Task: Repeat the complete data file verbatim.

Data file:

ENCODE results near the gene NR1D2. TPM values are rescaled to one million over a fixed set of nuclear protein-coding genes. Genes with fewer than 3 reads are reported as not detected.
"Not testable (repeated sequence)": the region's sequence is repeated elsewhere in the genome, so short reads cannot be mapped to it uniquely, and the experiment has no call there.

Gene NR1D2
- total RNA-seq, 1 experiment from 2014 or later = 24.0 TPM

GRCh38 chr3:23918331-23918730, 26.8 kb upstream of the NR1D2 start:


ENCODE results near the gene NR1D2. TPM values are rescaled to one million over a fixed set of nuclear protein-coding genes. Genes with fewer than 3 reads are reported as not detected.
"Not testable (repeated sequence)": the region's sequence is repeated elsewhere in the genome, so short reads cannot be mapped to it uniquely, and the experiment has no call there.

Gene NR1D2
- total RNA-seq, 1 experiment from 2014 or later = 24.0 TPM

GRCh38 chr3:23918331-23918730, 26.8 kb upstream of the NR1D2 start: